Leather Briefcase Restoration, Brad's 46 Year Old Made in England Briefcase Repair

bradford connolly_RAF crashfighter, Woodbridge, UK

Bradford was 19 years old, a RAF Crashfighter, stationed in Woodbridge, East Anglia, United Kingdom. While there, he had a leather briefcase made. When he brought it in to me for repairs, I could tell that this was a very loved and often used leather piece. It was in rough shape. The leather was extremely worn in some areas, and in others, it was scratched and cracked. This briefcase is 46 years old. Brad doesn't think he has once conditioned it since he's had it, which explains its condition.


The first thing that I did was clean and oil all the leather surfaces. I let them sit overnight in hopes that the oil would bring the leather back to life. I then began my search for the hardware that would compliment the hardware that was already on the briefcase. I sent Brad photos of what I had found and waited for his response. 

While I waited, I began to rip out all the stitching that was in need of repair. The thread tore like it was paper. I didn't need to use any force and I hardly ever needed to pick up a tool to assist in the process. Because the thread was as weak as it was, all the stitching throughout the entire bag needed to be ripped out, including all the buckles, the small straps, and the handle.


Brad had asked for a carry strap. I thought it would be cool to incorporate his Grandad's old vintage belt into this project. Making it into a carry strap seemed to be the perfect place to do it. Unfortunately, part of that belt was so old and dry that it was as hard as a brick. Because it was too stiff, it was unusable. I had no choice but to cut that rigid piece of strap off. In order to achieve the length that we needed, I had to now figure out a way to add a new piece of leather to the old leather belt. No problem.


Next up, I began to cut and skive down the leather for the replacements and the additions; a small strap for one of the buckles, the straps needed to secure the D'rings to the bag, and the leather for a new strap to add to Gandad's belt/new carry strap. 


Once those pieces were finished, I began treating all the surfaces in preparation for the dyeing process. I mixed up some different colors of Fiebing's dyes (the same "recipe combo" that I used for Morgan Wallen's leather covered mic stand) and began to dye the pieces.  Once I achieved the look, color, and the finish I wanted, I began the antiquing process, again using Fiebing's products. I then finished off all the pieces with a couple of coats of top coat, and let them sit overnight.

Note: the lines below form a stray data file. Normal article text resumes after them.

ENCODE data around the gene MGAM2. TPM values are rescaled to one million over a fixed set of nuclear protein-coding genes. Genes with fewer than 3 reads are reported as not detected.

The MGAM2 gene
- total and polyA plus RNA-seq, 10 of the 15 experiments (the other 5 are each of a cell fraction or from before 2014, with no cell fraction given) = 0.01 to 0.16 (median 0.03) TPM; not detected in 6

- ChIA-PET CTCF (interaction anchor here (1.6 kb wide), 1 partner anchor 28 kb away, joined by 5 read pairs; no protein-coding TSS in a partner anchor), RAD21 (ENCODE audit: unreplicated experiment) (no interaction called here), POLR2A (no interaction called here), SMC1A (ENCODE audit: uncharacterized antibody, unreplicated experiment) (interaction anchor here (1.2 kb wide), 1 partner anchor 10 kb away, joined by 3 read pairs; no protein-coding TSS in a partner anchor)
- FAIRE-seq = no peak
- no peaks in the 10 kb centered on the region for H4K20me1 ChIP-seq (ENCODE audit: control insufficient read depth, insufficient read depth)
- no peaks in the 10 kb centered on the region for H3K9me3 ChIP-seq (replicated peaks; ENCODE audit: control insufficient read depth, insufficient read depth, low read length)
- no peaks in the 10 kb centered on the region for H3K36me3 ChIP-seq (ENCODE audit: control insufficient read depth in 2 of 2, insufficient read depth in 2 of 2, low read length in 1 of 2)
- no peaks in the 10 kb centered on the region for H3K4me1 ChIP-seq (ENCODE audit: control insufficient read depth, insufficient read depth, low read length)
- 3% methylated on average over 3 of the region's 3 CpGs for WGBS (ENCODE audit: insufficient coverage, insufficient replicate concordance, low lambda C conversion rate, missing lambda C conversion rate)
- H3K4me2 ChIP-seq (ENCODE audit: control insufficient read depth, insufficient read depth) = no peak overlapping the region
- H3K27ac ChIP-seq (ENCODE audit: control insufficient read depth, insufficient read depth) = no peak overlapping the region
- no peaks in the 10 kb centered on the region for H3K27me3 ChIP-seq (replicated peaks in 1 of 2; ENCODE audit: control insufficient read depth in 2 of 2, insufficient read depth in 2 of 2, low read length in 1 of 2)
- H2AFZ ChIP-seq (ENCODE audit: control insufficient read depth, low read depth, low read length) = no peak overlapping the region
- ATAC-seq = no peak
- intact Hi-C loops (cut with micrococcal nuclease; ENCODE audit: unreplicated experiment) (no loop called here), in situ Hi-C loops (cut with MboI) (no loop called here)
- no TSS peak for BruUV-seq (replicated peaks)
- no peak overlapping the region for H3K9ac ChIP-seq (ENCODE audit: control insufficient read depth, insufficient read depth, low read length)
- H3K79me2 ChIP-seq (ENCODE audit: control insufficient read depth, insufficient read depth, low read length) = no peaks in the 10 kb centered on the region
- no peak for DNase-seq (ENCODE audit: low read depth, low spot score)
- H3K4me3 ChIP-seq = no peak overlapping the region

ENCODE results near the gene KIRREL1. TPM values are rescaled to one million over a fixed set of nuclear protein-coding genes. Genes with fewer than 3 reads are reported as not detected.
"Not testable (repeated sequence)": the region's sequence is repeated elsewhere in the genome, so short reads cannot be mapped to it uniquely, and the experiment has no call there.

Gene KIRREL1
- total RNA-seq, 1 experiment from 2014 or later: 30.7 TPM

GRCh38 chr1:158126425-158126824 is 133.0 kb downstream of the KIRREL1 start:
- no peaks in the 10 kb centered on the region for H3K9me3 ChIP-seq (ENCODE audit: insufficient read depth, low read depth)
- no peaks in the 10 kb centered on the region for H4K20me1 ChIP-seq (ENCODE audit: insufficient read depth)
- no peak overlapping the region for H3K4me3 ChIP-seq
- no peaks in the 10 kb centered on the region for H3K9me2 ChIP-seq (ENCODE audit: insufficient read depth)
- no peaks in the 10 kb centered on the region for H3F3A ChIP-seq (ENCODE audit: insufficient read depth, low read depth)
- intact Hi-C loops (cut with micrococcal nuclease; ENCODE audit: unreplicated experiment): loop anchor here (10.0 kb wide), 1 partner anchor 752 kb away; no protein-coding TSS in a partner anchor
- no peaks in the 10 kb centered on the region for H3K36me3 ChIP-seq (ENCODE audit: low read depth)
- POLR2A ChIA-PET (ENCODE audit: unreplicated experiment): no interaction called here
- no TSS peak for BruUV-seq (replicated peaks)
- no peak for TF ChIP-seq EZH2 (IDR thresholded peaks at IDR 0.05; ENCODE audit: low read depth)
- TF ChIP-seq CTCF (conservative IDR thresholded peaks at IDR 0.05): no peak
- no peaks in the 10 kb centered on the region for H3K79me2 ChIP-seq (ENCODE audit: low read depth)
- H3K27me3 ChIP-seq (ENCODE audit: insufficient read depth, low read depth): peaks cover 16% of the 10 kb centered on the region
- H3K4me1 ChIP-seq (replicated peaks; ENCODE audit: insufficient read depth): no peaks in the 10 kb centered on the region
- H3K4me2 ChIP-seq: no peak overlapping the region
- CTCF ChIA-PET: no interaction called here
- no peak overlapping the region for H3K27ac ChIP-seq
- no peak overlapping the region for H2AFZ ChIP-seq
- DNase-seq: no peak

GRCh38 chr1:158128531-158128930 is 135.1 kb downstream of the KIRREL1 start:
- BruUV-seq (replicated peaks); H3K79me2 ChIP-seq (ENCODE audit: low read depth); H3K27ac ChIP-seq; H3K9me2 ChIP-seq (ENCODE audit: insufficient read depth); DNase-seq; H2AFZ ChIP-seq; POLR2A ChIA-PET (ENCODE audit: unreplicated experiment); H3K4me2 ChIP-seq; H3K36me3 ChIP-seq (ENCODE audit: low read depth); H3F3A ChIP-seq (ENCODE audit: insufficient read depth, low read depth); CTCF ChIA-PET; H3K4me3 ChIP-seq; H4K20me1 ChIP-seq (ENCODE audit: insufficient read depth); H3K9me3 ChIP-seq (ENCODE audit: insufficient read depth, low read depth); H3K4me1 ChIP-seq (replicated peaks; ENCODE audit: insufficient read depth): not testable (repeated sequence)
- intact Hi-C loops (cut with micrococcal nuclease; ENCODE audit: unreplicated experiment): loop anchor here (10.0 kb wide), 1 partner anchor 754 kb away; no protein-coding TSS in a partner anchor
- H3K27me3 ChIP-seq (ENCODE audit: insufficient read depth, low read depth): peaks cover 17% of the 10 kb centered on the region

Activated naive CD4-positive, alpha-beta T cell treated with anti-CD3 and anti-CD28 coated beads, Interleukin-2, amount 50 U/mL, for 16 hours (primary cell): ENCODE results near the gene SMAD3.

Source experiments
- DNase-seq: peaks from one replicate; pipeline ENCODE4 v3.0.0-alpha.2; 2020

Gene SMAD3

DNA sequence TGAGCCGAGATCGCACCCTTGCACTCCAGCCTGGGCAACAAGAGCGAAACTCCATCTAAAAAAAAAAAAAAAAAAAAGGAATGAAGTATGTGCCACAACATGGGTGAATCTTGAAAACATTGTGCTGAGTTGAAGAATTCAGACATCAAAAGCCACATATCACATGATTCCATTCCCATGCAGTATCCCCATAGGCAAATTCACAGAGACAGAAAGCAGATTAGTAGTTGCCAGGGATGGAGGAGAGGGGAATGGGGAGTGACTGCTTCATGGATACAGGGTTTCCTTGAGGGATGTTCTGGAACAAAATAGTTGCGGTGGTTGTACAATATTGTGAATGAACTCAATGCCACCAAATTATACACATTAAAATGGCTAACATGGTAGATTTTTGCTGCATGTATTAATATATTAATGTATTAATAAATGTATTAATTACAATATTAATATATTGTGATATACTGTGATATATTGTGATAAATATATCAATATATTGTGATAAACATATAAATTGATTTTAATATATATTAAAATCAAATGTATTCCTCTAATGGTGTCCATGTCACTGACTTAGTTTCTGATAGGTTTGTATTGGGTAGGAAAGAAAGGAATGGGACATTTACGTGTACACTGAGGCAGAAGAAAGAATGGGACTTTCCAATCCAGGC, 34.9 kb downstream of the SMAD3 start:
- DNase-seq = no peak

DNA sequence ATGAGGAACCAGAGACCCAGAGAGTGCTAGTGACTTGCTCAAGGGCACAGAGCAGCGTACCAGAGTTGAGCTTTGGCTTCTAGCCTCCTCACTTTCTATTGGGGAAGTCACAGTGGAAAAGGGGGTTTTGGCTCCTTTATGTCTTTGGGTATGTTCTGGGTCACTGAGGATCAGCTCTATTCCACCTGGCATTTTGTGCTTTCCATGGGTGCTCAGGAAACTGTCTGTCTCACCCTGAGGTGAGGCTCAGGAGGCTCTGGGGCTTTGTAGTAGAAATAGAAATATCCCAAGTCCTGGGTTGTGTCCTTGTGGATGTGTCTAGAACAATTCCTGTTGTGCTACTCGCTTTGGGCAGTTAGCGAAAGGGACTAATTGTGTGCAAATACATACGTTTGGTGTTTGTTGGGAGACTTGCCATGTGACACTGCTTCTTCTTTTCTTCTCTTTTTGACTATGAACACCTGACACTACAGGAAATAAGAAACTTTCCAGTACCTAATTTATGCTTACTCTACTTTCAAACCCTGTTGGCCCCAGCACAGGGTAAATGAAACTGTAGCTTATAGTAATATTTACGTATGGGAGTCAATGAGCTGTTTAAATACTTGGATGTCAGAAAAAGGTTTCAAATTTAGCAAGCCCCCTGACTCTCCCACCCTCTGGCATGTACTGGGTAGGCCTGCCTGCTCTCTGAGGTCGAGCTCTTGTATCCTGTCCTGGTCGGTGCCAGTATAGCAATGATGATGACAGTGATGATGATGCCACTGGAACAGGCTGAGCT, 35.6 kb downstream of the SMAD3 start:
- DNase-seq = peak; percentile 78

The next day I was ready to reassemble Brad's Briefcase but before I did, I was anxious to turn Grandad's old belt into a new carry strap. By using a rectangular ring and some matching antique brass rivets, I was able to join the new strap with the old belt. And I used matching rivets to attach all the new hardware onto the new carry strap, and attach the D-Rings onto the body of the bag. 


Reassembling the briefcase was the last and final step. It was also the most challenging one because I had to first match up all those tiny needle holes in the leather so I could use them to re-stitch the briefcase and all its parts. Once matched, I used leather glue to hold everything together while I sewed all the pieces together, by hand, one stitch at a time. Thirteen and a half hours later, I was finished. Yay!!


Brad and his wife, Dot, arrived at the shop to pick up his briefcase. I had wrapped it up nice and pretty. As I watched him open it, I felt nervous and excited anticipating their reaction. I wish I had video taped them because they seemed astonished at the transformation (as was I when I had finished). Being challenged becomes worth it when, on the other side is a person whom your effort brought them joy. Another happy customer...√




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1 comment

  • Beautiful, Lisa!

    • Julie